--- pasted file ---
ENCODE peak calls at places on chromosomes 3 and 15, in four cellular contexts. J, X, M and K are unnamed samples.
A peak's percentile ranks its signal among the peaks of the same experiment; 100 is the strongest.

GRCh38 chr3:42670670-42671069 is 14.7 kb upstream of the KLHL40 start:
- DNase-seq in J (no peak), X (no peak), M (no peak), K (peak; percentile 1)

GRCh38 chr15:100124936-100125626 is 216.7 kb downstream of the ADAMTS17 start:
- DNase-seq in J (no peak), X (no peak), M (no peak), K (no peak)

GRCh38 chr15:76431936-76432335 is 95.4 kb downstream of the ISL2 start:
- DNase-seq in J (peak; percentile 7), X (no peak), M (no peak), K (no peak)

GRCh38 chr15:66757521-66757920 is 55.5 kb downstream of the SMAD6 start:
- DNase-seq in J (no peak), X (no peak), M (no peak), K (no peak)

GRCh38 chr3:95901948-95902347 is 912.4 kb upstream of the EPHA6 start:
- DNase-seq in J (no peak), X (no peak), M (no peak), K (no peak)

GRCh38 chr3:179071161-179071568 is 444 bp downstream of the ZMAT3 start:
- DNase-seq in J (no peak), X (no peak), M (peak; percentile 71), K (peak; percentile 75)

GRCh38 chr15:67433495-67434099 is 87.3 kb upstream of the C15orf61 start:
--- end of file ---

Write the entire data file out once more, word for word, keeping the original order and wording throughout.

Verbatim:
ENCODE peak calls at places on chromosomes 3 and 15, in four cellular contexts. J, X, M and K are unnamed samples.
A peak's percentile ranks its signal among the peaks of the same experiment; 100 is the strongest.

GRCh38 chr3:42670670-42671069 is 14.7 kb upstream of the KLHL40 start:
- DNase-seq in J (no peak), X (no peak), M (no peak), K (peak; percentile 1)

GRCh38 chr15:100124936-100125626 is 216.7 kb downstream of the ADAMTS17 start:
- DNase-seq in J (no peak), X (no peak), M (no peak), K (no peak)

GRCh38 chr15:76431936-76432335 is 95.4 kb downstream of the ISL2 start:
- DNase-seq in J (peak; percentile 7), X (no peak), M (no peak), K (no peak)

GRCh38 chr15:66757521-66757920 is 55.5 kb downstream of the SMAD6 start:
- DNase-seq in J (no peak), X (no peak), M (no peak), K (no peak)

GRCh38 chr3:95901948-95902347 is 912.4 kb upstream of the EPHA6 start:
- DNase-seq in J (no peak), X (no peak), M (no peak), K (no peak)

GRCh38 chr3:179071161-179071568 is 444 bp downstream of the ZMAT3 start:
- DNase-seq in J (no peak), X (no peak), M (peak; percentile 71), K (peak; percentile 75)

GRCh38 chr15:67433495-67434099 is 87.3 kb upstream of the C15orf61 start: